Looking for a New Hobby? Birdwatching May Be Your Calling — Here’s How to Get Started
Do you want to get started with a new outdoorsy hobby this spring? Here are essentials to get started with birdwatching.
In terms of accessible outdoor hobbies, birdwatching should be at the top of your list. Not only is it educational, but it gives you an opportunity to explore the outdoors, get some fresh air, and sometimes — if you're part of a group — it can be a social activity. But if you've never partaken in birdwatching, you might be wondering what you'll need to take with you. That said, we've compiled a list of birdwatching essentials, so you don't have to wing it your first time.
And if you weren't already convinced, a 2020 study showed that birdwatching can make you as happy as getting a pay raise. Researchers from several universities examined the results from the 2012 European Quality of Life Survey, which polled 26,000 adults from 26 European countries. It found that surrounding yourself by upwards of 14 birds can bring the same amount of pleasure that a 124€ (about $150 USD) monthly raise would. So it's certainly something to consider!
Unless you're a biologist or ornithologist, you likely won't be able to identify every bird you see, on the spot. That's why bringing a field guide is so important, so you actually know what you're looking at! Birds And Blooms recommends The Kaufman Field Guide to Birds of North America; The Sibley Guide to Birds; The Peterson Field Guide to Birds; Best Field Guide for Young Birders; Birds of North America Book; and Peterson Field Guide to North American Bird Nests.
But if you'd prefer to look up the species on your phone, there are a ton of field book apps you can download for a digital reference. If you'd prefer a field guide app, Birds and Blooms recommends downloading eBird Mobile App; Merlin; Audubon Bird Guide; BirdsEye Bird Finding Guide; or EyeLoveBirds.
Securing a solid pair of binoculars is a crucial part of birdwatching. Of course, as you're just dipping your toes into the hobby, you don't need to get the most expensive pair on the market. But starting out with a solid, basic pair that'll give you a close look at what's flying over your head or nesting in a far away tree is important.
All About Birds recommends a few different models for beginners, that magnify what you're looking at while still giving you a wide angle view, so you aren't constantly losing your subject. The Opticron Oregon, Celestron Nature DX ED, and Hawke Nature-Trek 8×42 are all solid recommendations for those looking to get started, without breaking the bank.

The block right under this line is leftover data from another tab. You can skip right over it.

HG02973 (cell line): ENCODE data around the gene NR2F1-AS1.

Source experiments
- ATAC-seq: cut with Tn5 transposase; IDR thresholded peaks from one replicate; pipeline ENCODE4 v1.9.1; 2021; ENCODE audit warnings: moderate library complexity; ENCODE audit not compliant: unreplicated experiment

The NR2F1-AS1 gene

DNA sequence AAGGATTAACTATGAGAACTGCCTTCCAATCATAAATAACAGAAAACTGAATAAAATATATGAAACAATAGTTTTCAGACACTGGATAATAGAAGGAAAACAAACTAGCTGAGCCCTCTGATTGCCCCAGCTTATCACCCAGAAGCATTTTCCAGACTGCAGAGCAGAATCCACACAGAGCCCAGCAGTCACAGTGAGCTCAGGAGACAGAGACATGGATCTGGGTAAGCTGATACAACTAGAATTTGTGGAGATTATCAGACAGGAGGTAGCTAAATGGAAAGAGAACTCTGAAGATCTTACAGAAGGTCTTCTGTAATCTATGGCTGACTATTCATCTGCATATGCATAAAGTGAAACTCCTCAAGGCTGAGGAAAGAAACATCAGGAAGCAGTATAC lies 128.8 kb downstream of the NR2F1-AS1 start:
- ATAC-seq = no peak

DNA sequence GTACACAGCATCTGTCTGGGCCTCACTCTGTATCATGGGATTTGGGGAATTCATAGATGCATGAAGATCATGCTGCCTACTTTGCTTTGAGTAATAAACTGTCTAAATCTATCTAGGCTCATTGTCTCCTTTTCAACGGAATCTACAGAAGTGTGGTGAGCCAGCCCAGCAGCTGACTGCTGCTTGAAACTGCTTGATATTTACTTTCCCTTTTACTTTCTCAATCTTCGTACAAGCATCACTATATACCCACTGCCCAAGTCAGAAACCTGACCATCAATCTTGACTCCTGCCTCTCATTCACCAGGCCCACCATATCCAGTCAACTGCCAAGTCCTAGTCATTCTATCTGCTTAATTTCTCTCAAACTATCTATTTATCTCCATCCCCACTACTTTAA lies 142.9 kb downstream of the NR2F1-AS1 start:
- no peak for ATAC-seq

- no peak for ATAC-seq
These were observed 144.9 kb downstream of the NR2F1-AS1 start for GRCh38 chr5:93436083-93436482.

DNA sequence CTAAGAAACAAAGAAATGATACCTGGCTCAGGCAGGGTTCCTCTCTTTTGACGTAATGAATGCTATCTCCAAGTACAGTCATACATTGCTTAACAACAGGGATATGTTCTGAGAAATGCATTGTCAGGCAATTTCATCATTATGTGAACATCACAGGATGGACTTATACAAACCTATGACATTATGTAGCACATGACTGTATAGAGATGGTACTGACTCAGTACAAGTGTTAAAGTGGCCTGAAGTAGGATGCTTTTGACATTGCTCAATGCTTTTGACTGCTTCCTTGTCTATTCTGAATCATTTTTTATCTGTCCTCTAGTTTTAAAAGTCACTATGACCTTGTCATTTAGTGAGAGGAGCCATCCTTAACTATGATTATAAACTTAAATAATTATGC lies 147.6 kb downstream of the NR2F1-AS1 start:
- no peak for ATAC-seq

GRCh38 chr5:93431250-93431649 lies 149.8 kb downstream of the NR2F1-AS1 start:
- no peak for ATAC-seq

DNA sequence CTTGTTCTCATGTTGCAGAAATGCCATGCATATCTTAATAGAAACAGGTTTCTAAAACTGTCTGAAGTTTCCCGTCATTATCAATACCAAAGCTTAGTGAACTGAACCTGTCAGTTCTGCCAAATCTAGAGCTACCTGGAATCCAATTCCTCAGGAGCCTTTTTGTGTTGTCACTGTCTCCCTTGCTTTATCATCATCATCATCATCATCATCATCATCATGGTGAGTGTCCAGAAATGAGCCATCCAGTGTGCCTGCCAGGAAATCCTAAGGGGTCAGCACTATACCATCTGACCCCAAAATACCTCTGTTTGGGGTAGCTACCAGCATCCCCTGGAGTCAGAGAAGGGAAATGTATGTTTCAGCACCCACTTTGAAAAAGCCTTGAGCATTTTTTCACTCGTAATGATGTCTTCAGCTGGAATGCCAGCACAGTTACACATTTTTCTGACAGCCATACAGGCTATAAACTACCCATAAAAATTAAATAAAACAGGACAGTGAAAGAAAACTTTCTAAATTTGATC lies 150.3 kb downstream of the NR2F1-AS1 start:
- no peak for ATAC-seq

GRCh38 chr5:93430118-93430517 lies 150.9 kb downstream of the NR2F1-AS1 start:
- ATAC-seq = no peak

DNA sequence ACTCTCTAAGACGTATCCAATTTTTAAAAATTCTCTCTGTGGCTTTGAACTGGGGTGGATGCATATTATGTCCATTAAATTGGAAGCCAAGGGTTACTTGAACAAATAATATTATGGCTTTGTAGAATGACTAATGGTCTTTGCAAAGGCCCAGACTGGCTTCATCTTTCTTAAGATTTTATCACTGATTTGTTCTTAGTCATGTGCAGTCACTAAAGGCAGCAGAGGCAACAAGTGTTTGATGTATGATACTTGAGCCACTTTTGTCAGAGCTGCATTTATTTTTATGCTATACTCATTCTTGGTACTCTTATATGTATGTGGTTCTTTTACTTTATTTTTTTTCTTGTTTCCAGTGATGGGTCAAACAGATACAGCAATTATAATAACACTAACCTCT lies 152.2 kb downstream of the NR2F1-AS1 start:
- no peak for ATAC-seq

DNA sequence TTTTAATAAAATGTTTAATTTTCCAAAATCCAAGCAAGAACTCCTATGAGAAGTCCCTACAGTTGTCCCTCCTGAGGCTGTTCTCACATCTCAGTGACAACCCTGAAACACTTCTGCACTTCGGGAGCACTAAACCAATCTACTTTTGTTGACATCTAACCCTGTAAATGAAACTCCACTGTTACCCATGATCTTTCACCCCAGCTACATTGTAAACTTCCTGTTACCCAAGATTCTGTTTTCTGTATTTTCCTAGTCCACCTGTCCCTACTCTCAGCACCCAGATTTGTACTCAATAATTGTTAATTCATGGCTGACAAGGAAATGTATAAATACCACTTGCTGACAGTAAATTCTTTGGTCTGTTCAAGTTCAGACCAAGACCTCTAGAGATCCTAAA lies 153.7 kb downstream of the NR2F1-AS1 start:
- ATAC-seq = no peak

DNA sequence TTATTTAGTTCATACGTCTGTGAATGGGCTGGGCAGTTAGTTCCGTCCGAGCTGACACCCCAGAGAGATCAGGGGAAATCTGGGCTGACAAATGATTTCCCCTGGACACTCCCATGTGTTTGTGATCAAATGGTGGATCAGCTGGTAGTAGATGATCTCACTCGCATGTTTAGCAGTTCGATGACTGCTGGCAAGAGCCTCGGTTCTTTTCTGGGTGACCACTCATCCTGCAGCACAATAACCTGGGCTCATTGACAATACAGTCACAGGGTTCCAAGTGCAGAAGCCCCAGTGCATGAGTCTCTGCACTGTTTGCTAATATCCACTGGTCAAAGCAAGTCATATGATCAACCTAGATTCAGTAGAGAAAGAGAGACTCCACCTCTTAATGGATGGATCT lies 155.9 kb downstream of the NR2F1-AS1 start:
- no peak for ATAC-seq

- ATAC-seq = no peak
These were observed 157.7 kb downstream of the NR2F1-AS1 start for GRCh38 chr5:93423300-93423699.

One brand that we absolutely love is Nocs — the small business is currently being represented by Savannah, Ga. native, Isaiah Scott. The Nocs brand ambassador had always loved nature, but became invested in birdwatching after visiting the Cornell Lab of Ornithology as a kid.
The brand's Nocs Provisions 8x25 binoculars are perfect for beginners — they're lightweight, high quality, and they come in a number of super stylish colors.
Bug spray and sunscreen
Obviously, when you're birding, you're outside for the entire time. So, you'll want to remember to check yourself before you wreck yourself.
Bug spray is a pivotal part of birding, especially if you're spending most of your time in the woods or long grass. It would be a real bummer to pick up a new hobby, only to come down with a tick-borne illness afterwards. Just remember to use an all-natural spray that won't hurt the environment.
Sunscreen is important too! Even if you're mostly in the shade, protecting your skin is everything. Similar to bug spray, make sure your sunscreen is reef-safe and free of any nasty chemicals, to make sure you're doing what's best for you and the planet.
Notebook and camera
Part of the fun of birdwatching is recording what you see. Whether that means you're snapping photos, drawing sketches, or recording notes is entirely up to you. There are apps that allow you to do this too! Birda is a new birdwatching app that launched during the pandemic, allowing you to log birdlife around you, for free. When you see a bird you haven't seen before, it makes for an exciting moment — and you'll want to remember it for the rest of your birding career.